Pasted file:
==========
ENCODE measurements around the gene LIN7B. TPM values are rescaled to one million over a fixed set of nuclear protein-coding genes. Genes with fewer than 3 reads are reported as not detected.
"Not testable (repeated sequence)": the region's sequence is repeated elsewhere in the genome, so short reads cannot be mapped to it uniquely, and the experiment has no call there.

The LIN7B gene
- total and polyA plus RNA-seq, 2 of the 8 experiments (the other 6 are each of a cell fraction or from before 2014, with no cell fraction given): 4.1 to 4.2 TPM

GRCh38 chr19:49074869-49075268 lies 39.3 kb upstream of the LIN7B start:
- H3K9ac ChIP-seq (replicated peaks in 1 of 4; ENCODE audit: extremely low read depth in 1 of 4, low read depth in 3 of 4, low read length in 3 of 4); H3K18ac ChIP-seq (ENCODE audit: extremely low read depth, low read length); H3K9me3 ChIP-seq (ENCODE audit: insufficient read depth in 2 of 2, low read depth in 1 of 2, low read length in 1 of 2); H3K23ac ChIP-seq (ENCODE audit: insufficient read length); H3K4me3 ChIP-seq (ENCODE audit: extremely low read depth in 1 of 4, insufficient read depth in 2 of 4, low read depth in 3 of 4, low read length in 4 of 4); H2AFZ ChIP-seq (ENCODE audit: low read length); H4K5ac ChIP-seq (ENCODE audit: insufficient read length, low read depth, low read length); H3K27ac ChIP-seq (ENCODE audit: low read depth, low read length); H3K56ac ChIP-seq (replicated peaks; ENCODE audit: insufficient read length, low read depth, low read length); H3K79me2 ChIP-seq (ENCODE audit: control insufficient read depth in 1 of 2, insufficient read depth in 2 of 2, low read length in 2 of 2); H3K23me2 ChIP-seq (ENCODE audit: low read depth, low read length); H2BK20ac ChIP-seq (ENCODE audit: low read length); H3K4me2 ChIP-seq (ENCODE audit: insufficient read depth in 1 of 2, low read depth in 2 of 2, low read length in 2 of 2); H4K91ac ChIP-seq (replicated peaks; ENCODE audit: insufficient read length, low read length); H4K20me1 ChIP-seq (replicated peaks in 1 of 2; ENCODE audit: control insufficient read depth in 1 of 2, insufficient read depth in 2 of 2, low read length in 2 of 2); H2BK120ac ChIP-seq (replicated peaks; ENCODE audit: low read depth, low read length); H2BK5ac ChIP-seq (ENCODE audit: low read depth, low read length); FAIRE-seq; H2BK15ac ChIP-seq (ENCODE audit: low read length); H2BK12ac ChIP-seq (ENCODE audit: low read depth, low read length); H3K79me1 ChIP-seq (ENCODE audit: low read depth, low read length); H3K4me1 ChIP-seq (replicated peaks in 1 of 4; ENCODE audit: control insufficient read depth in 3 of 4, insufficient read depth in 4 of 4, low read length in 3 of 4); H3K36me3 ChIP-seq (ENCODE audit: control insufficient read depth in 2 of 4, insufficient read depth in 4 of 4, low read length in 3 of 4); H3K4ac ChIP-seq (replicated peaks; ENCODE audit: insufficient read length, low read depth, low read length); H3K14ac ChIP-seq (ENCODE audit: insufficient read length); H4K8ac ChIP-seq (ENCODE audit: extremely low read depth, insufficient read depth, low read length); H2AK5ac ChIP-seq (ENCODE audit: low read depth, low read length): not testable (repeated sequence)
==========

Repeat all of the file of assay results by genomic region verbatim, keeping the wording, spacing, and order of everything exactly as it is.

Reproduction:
ENCODE measurements around the gene LIN7B. TPM values are rescaled to one million over a fixed set of nuclear protein-coding genes. Genes with fewer than 3 reads are reported as not detected.
"Not testable (repeated sequence)": the region's sequence is repeated elsewhere in the genome, so short reads cannot be mapped to it uniquely, and the experiment has no call there.

The LIN7B gene
- total and polyA plus RNA-seq, 2 of the 8 experiments (the other 6 are each of a cell fraction or from before 2014, with no cell fraction given): 4.1 to 4.2 TPM

GRCh38 chr19:49074869-49075268 lies 39.3 kb upstream of the LIN7B start:
- H3K9ac ChIP-seq (replicated peaks in 1 of 4; ENCODE audit: extremely low read depth in 1 of 4, low read depth in 3 of 4, low read length in 3 of 4); H3K18ac ChIP-seq (ENCODE audit: extremely low read depth, low read length); H3K9me3 ChIP-seq (ENCODE audit: insufficient read depth in 2 of 2, low read depth in 1 of 2, low read length in 1 of 2); H3K23ac ChIP-seq (ENCODE audit: insufficient read length); H3K4me3 ChIP-seq (ENCODE audit: extremely low read depth in 1 of 4, insufficient read depth in 2 of 4, low read depth in 3 of 4, low read length in 4 of 4); H2AFZ ChIP-seq (ENCODE audit: low read length); H4K5ac ChIP-seq (ENCODE audit: insufficient read length, low read depth, low read length); H3K27ac ChIP-seq (ENCODE audit: low read depth, low read length); H3K56ac ChIP-seq (replicated peaks; ENCODE audit: insufficient read length, low read depth, low read length); H3K79me2 ChIP-seq (ENCODE audit: control insufficient read depth in 1 of 2, insufficient read depth in 2 of 2, low read length in 2 of 2); H3K23me2 ChIP-seq (ENCODE audit: low read depth, low read length); H2BK20ac ChIP-seq (ENCODE audit: low read length); H3K4me2 ChIP-seq (ENCODE audit: insufficient read depth in 1 of 2, low read depth in 2 of 2, low read length in 2 of 2); H4K91ac ChIP-seq (replicated peaks; ENCODE audit: insufficient read length, low read length); H4K20me1 ChIP-seq (replicated peaks in 1 of 2; ENCODE audit: control insufficient read depth in 1 of 2, insufficient read depth in 2 of 2, low read length in 2 of 2); H2BK120ac ChIP-seq (replicated peaks; ENCODE audit: low read depth, low read length); H2BK5ac ChIP-seq (ENCODE audit: low read depth, low read length); FAIRE-seq; H2BK15ac ChIP-seq (ENCODE audit: low read length); H2BK12ac ChIP-seq (ENCODE audit: low read depth, low read length); H3K79me1 ChIP-seq (ENCODE audit: low read depth, low read length); H3K4me1 ChIP-seq (replicated peaks in 1 of 4; ENCODE audit: control insufficient read depth in 3 of 4, insufficient read depth in 4 of 4, low read length in 3 of 4); H3K36me3 ChIP-seq (ENCODE audit: control insufficient read depth in 2 of 4, insufficient read depth in 4 of 4, low read length in 3 of 4); H3K4ac ChIP-seq (replicated peaks; ENCODE audit: insufficient read length, low read depth, low read length); H3K14ac ChIP-seq (ENCODE audit: insufficient read length); H4K8ac ChIP-seq (ENCODE audit: extremely low read depth, insufficient read depth, low read length); H2AK5ac ChIP-seq (ENCODE audit: low read depth, low read length): not testable (repeated sequence)